Last year, there were six cases of babesiosis treated at CentraState. According to the hospital, Ed's is the first case treated there this year.
Once the doctors identified Ed's illness as babesiosis, Elaine said, "The process started."
The doctors used two antibiotics to treat the illness. In Ed's case, however, he needed a team of specialists to ensure that his other already compromised internal systems would not fail, according to Elaine.
"He needed a blood transfusion because the parasite was eating away his red blood cells," Elaine said, "but because of his congestive heart failure, he couldn't receive one."
Elaine said Ed underwent total system care.
"The doctors at CentraState really pulled him out of this," Elaine said. "He had a renal team, a cardiac group watching his heart and a urologist because he was experiencing terrible bladder spasms."
"I have no memory of any of this," Ed said. "I don't even have a recollection of who came to the hospital to see me at that time."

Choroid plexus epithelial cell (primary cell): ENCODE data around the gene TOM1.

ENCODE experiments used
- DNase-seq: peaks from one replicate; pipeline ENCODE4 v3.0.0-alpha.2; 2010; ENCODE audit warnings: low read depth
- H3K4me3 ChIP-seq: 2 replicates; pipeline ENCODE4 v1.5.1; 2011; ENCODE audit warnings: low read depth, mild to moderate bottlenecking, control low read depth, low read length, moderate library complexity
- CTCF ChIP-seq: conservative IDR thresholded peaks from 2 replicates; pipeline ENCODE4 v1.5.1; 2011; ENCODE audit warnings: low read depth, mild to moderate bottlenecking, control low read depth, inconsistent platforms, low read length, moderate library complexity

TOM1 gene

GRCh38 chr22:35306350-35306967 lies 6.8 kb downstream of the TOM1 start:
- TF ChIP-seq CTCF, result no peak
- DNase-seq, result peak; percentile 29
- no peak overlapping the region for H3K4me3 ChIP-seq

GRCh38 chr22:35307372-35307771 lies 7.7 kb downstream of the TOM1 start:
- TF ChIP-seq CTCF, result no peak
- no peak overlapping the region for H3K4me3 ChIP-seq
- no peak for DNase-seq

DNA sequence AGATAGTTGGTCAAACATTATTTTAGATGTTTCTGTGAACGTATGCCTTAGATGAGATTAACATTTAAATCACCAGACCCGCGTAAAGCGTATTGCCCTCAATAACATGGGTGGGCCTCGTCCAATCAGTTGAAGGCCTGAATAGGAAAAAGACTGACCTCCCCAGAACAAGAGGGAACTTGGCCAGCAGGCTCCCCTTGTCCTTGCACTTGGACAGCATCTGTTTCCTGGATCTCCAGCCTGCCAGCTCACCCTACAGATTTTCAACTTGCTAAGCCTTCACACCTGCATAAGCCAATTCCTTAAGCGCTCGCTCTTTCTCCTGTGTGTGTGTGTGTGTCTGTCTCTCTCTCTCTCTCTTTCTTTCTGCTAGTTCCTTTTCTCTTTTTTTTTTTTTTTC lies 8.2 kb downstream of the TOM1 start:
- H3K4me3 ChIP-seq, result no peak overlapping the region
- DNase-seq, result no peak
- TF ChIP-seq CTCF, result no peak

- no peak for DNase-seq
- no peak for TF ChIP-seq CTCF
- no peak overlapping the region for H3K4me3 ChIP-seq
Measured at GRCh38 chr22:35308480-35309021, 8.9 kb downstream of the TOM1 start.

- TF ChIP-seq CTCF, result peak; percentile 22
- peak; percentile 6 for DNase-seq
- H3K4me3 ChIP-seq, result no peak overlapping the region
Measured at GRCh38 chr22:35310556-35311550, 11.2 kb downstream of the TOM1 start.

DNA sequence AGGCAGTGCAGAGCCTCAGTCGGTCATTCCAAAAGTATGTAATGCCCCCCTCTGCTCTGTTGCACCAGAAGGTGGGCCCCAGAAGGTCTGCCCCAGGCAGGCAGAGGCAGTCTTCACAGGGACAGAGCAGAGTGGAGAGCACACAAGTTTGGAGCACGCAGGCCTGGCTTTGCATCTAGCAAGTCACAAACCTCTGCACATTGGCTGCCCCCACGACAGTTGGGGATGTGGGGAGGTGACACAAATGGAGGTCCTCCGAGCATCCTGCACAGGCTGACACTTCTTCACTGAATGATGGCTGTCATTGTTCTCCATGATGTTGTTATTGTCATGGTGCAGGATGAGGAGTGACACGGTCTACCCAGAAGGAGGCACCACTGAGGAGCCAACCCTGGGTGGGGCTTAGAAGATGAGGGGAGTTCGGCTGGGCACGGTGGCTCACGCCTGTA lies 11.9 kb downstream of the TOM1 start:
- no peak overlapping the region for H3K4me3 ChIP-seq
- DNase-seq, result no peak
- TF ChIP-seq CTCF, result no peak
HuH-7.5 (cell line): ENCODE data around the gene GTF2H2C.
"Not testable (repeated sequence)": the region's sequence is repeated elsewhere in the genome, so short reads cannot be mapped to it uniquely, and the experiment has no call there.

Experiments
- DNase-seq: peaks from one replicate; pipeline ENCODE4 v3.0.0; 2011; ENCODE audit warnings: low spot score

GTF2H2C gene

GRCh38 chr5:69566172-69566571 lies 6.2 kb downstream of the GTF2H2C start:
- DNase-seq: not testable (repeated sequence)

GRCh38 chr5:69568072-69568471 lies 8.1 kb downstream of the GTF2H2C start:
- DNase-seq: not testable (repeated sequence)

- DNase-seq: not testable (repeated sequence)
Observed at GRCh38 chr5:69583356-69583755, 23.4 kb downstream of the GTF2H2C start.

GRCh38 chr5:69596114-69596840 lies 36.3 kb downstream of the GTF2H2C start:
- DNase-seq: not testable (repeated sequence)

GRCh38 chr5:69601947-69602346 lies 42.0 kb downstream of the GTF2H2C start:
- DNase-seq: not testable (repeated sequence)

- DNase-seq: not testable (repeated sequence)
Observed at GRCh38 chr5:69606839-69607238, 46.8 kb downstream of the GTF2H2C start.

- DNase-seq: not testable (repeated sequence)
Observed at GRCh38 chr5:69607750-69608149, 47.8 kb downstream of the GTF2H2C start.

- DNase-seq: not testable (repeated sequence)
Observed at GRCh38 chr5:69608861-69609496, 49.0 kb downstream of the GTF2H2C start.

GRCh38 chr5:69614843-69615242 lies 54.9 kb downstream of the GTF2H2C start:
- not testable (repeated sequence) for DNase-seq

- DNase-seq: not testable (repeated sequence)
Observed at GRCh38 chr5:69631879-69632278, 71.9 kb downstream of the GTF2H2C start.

During the eighth day of his stay in the ICU, Elaine said she felt as if he was "running out of time."
"It was just one thing after another, and as far as his kidneys were concerned, I just didn't think we had any more time," Elaine said.
It wasn't until four days later that Ed received blood and was able to leave the ICU.
"Then," Elaine said, "he went into rehab and came home on July 22.
"We are so grateful for the support we got from the staff at CentraState," she said. "It was doctoring the way it should be."
"I received excellent care at the hospital," Ed said.
The babesiosis and/or complications that arose from it caused Ed to have difficulty with his speech and expression, Elaine said.
"He was experiencing aphasia, which means that he knows what he wants to say, but just can't grab the right words," Elaine said. "Although this could have been the result of a minor stroke or an effect of something else that was going on with him, the aphasia was at its peak with the babesiosis."